Fosun Property Holdings, the property investment and management arm of China’s Fosun Group, has inked an agreement to take over PAREF, a French property owner and manager, for around $48 million, according to an announcement from the Paris-based firm.
Following through on a binding offer announced at the start of the year, Fosun has signed an agreement with PAREF and four of its shareholders (APICIL, GESCO, MO1 and the Lévy-Lambert group) to buy 604,473 shares in the Euronext-listed company at the price of €75 ($79.5) per share.
The PAREF Group, also known as the Paris Realty Fund, owns various commercial buildings within and outside the Paris area. As of the end of 2016, the group owned €167 million ($177 million) in property assets and managed assets worth €1.3 billion ($1.37 billion) on behalf of third parties. The Paris Realty Fund generated revenue of €26.9 million ($28.5 million) in 2016, and its management arm is known as PAREF Gestion.
Following the acquisition of these shares, Fosun will file with the AMF (Autorité des marchés financiers) a simplified tender offer for the balance PAREF’s shares at the stated price of €75 ($79.5) per share.
Fosun Has a Hankering for Europe
Before this Parisian pact, Fosun acquired a 34,000-square-metre office complex in Frankfurt, Germany, for around €50 million ($53 million) in a joint venture with UK partner Resolution Property. The seven-storey property, found in Frankfurt’s Bockenheim district, was Fosun’s first in Germany.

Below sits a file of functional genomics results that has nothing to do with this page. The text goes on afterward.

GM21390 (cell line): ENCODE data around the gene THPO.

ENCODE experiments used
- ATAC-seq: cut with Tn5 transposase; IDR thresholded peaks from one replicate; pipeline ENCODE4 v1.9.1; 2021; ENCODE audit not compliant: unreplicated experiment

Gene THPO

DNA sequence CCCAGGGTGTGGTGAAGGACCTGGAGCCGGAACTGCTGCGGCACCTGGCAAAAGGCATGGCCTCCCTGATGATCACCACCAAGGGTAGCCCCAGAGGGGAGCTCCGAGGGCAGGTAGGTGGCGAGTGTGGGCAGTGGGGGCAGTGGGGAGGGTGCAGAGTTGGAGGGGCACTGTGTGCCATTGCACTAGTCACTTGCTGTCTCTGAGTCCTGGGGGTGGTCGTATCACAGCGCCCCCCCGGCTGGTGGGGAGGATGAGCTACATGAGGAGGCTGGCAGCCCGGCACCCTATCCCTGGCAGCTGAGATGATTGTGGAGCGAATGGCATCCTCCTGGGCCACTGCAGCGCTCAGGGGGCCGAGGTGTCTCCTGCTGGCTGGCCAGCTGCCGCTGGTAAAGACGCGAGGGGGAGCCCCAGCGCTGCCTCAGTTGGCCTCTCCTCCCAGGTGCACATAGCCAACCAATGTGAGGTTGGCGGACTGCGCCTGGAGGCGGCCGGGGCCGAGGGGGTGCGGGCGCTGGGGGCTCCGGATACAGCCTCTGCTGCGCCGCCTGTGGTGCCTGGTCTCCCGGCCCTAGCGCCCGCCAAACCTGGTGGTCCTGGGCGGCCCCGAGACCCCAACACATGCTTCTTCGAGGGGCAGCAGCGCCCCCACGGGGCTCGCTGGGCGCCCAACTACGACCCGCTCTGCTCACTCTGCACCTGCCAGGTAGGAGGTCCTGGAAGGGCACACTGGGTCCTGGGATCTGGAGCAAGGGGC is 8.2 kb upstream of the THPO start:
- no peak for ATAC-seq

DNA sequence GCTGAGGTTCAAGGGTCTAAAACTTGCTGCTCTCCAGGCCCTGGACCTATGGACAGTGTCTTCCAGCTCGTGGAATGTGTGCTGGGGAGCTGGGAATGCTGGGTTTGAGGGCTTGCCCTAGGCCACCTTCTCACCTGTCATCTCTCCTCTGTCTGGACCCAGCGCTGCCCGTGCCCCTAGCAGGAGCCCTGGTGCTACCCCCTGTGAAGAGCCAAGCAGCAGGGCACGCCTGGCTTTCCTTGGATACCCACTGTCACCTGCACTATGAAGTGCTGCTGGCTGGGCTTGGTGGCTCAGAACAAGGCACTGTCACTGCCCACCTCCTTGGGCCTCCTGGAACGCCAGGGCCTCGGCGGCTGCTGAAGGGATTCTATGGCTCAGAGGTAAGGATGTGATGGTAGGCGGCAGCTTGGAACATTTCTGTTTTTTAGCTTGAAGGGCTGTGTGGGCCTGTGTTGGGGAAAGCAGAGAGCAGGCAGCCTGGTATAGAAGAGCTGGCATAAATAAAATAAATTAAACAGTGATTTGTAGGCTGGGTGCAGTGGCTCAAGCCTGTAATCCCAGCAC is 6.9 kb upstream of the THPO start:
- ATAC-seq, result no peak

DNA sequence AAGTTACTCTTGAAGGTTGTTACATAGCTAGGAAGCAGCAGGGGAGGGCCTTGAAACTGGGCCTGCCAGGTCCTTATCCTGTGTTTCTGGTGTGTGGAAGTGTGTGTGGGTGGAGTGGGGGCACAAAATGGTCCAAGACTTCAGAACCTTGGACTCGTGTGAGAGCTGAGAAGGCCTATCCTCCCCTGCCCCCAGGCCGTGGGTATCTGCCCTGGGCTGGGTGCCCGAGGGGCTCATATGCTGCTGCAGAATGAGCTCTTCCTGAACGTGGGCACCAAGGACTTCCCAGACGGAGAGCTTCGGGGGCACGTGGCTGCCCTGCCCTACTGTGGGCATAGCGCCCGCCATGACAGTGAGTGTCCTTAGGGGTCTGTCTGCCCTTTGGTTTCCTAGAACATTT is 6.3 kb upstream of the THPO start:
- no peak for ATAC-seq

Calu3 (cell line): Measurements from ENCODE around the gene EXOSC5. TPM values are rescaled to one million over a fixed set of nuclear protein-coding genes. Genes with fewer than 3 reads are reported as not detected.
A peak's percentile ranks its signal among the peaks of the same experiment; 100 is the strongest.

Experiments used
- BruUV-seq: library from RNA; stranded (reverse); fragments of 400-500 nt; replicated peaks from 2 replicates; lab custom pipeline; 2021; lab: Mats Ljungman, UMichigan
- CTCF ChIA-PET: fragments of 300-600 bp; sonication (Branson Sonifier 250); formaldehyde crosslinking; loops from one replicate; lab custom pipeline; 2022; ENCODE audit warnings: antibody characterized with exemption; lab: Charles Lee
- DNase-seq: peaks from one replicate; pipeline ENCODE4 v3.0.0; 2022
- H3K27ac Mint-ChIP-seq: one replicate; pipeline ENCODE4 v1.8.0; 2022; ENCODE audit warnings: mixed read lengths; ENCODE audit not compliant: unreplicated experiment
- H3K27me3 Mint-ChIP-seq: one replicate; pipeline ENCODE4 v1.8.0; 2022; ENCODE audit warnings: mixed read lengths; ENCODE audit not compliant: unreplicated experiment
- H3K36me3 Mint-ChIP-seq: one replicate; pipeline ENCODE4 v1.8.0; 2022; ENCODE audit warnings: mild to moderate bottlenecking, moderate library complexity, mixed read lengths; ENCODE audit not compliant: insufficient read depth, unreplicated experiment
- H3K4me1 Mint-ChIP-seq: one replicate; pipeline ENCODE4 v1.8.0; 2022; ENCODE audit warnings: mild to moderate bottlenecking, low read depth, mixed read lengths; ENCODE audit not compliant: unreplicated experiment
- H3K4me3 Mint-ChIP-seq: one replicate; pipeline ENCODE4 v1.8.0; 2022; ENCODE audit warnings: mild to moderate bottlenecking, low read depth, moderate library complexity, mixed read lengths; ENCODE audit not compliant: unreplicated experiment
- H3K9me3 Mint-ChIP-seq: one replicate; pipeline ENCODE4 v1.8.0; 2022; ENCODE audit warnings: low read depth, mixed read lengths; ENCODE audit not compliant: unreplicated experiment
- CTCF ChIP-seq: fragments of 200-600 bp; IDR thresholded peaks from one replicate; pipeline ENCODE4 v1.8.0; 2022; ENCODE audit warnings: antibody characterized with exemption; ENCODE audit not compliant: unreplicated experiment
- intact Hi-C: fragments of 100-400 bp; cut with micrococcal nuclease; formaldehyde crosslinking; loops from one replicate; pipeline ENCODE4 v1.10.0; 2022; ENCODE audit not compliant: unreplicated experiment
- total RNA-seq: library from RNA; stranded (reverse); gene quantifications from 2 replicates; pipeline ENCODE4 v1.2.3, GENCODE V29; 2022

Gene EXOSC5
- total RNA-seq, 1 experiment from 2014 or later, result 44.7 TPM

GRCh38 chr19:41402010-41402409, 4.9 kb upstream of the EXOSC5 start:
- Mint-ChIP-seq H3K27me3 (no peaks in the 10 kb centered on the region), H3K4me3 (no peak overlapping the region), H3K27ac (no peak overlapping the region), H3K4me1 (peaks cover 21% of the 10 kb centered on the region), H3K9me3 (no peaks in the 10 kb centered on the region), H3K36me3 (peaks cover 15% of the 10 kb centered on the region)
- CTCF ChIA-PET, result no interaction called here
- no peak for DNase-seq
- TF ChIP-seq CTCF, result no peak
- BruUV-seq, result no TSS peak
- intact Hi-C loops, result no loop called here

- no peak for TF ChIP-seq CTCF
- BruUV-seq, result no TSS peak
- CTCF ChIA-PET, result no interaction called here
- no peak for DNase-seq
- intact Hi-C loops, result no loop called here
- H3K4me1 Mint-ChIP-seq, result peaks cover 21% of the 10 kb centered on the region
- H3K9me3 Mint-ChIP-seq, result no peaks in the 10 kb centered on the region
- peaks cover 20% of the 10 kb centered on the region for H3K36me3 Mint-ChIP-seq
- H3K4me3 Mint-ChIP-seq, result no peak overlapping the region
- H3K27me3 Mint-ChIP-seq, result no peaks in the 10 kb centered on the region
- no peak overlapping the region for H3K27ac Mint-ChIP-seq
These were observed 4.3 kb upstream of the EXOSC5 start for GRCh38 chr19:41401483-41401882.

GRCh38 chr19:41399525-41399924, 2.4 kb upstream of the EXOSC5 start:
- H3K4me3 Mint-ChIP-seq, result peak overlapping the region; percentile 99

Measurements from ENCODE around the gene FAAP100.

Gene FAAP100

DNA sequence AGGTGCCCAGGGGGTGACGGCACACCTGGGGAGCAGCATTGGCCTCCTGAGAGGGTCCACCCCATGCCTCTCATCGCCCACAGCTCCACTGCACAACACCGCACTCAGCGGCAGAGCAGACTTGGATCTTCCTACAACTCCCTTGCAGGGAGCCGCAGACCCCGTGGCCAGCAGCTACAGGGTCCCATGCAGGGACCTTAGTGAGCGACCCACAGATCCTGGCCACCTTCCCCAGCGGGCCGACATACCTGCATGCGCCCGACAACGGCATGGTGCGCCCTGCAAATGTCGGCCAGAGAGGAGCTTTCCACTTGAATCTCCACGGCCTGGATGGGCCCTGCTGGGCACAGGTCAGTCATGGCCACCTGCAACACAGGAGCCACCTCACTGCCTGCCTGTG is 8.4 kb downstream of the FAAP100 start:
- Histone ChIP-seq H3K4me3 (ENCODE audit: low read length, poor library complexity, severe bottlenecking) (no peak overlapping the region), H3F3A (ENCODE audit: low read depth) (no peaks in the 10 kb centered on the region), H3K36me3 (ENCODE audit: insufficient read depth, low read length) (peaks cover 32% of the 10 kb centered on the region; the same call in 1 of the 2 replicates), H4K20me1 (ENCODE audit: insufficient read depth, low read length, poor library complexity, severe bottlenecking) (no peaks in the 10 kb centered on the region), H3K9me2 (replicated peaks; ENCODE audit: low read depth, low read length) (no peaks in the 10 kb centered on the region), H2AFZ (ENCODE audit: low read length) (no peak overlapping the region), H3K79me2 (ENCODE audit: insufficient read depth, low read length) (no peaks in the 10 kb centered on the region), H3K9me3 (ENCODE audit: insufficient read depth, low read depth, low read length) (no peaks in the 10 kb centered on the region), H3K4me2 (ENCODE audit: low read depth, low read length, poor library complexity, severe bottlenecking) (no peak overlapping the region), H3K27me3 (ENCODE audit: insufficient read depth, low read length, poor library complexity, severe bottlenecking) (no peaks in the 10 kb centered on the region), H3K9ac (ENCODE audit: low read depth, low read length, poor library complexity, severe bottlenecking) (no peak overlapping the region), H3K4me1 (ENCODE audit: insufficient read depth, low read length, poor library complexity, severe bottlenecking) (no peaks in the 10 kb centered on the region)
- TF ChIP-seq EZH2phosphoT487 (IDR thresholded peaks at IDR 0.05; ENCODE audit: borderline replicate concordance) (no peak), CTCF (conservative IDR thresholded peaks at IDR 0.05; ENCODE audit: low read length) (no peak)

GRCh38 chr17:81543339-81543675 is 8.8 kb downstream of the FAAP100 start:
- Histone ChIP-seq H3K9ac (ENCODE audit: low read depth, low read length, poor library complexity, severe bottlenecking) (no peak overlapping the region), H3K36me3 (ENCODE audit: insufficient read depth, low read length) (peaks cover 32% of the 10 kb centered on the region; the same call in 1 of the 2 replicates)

Just before that purchase at the start of the year, Fosun crossed over into Russia to buy the nation’s historic Voentorg building just 500 metres from the Kremlin for $168 million, joined by local Russian real estate fund manager Avica. Back in 2015, Fosun bought the historic Palazzo Broggi, paying around €345 million ($381 million). And, for European football fans, Fosun, which has over $35 billion in real estate assets, picked up English football team Wolverhampton Wanderers Football Club last year.
Fosun’s PAREF properties can look forward to moderate growth in the coming year, according to data from JLL, which stated that office yields had remained stable at the end of the year in 2016, at 3 percent in the CBD and 4.25 to 4.75 percent in La Défense, a business district just west of Paris’s city limits.
Fosun Looks Rosy Despite Leadership Shuffle
A little over two weeks ago it was announced that Fosun’s CEO Liang Xinjun would be leaving the company he co-founded after more than 25 years; it was announced that vice president and former CFO Ding Guoqi would also be leaving.
The company stated that there would be short term effects from its decision to shake up the company’s leadership, but the numbers for 2016 looked positive. The Chinese conglomerate posted a record $1.5 billion in net profit last year, a jump of 27.7 percent from 2015. Fosun’s total asset value increased 19.5 percent and total debts grew 9.7 percent. The day after the announcement of Liang Xinjun’s departure, shares in Fosun closed 2.1 percent higher.
On the homefront, it was announced earlier this week that Fosun had paid $29 million for Fanhua, an independent online-to-offline financial services provider in China.